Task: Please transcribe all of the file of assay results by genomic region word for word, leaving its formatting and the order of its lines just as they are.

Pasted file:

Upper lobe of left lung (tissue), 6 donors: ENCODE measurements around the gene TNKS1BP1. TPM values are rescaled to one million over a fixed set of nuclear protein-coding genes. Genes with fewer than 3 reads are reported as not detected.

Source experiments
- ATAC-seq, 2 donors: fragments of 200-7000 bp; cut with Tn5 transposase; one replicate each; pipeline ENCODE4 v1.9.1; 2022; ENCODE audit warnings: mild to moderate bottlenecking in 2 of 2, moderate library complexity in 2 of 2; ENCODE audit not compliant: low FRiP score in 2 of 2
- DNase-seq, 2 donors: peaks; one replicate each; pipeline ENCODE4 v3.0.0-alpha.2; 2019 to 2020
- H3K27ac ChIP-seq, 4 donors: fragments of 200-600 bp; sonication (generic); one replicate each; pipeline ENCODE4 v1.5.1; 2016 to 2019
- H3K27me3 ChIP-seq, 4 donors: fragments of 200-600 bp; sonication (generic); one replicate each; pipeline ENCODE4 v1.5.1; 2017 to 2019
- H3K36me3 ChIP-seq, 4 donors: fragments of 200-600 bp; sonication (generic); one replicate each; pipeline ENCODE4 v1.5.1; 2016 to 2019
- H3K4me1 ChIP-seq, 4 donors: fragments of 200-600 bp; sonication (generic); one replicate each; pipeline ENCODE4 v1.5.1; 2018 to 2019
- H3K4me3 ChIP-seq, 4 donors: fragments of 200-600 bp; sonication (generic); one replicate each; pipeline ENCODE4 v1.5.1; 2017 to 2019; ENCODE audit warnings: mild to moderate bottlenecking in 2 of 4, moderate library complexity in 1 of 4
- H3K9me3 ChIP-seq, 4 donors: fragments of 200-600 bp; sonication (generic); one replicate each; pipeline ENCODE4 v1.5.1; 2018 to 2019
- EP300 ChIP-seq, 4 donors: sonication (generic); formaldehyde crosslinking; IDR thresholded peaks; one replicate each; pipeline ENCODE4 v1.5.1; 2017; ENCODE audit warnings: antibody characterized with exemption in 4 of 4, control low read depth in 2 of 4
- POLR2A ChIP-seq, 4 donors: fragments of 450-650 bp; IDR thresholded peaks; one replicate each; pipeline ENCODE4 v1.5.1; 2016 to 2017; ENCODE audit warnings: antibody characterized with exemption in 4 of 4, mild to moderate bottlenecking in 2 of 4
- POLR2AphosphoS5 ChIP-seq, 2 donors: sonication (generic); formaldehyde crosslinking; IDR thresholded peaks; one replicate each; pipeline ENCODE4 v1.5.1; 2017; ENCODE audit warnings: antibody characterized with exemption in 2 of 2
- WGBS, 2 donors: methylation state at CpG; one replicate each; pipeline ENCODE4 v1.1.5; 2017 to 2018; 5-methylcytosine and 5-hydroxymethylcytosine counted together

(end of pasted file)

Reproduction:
Upper lobe of left lung (tissue), 6 donors: ENCODE measurements around the gene TNKS1BP1. TPM values are rescaled to one million over a fixed set of nuclear protein-coding genes. Genes with fewer than 3 reads are reported as not detected.

Source experiments
- ATAC-seq, 2 donors: fragments of 200-7000 bp; cut with Tn5 transposase; one replicate each; pipeline ENCODE4 v1.9.1; 2022; ENCODE audit warnings: mild to moderate bottlenecking in 2 of 2, moderate library complexity in 2 of 2; ENCODE audit not compliant: low FRiP score in 2 of 2
- DNase-seq, 2 donors: peaks; one replicate each; pipeline ENCODE4 v3.0.0-alpha.2; 2019 to 2020
- H3K27ac ChIP-seq, 4 donors: fragments of 200-600 bp; sonication (generic); one replicate each; pipeline ENCODE4 v1.5.1; 2016 to 2019
- H3K27me3 ChIP-seq, 4 donors: fragments of 200-600 bp; sonication (generic); one replicate each; pipeline ENCODE4 v1.5.1; 2017 to 2019
- H3K36me3 ChIP-seq, 4 donors: fragments of 200-600 bp; sonication (generic); one replicate each; pipeline ENCODE4 v1.5.1; 2016 to 2019
- H3K4me1 ChIP-seq, 4 donors: fragments of 200-600 bp; sonication (generic); one replicate each; pipeline ENCODE4 v1.5.1; 2018 to 2019
- H3K4me3 ChIP-seq, 4 donors: fragments of 200-600 bp; sonication (generic); one replicate each; pipeline ENCODE4 v1.5.1; 2017 to 2019; ENCODE audit warnings: mild to moderate bottlenecking in 2 of 4, moderate library complexity in 1 of 4
- H3K9me3 ChIP-seq, 4 donors: fragments of 200-600 bp; sonication (generic); one replicate each; pipeline ENCODE4 v1.5.1; 2018 to 2019
- EP300 ChIP-seq, 4 donors: sonication (generic); formaldehyde crosslinking; IDR thresholded peaks; one replicate each; pipeline ENCODE4 v1.5.1; 2017; ENCODE audit warnings: antibody characterized with exemption in 4 of 4, control low read depth in 2 of 4
- POLR2A ChIP-seq, 4 donors: fragments of 450-650 bp; IDR thresholded peaks; one replicate each; pipeline ENCODE4 v1.5.1; 2016 to 2017; ENCODE audit warnings: antibody characterized with exemption in 4 of 4, mild to moderate bottlenecking in 2 of 4
- POLR2AphosphoS5 ChIP-seq, 2 donors: sonication (generic); formaldehyde crosslinking; IDR thresholded peaks; one replicate each; pipeline ENCODE4 v1.5.1; 2017; ENCODE audit warnings: antibody characterized with exemption in 2 of 2
- WGBS, 2 donors: methylation state at CpG; one replicate each; pipeline ENCODE4 v1.1.5; 2017 to 2018; 5-methylcytosine and 5-hydroxymethylcytosine counted together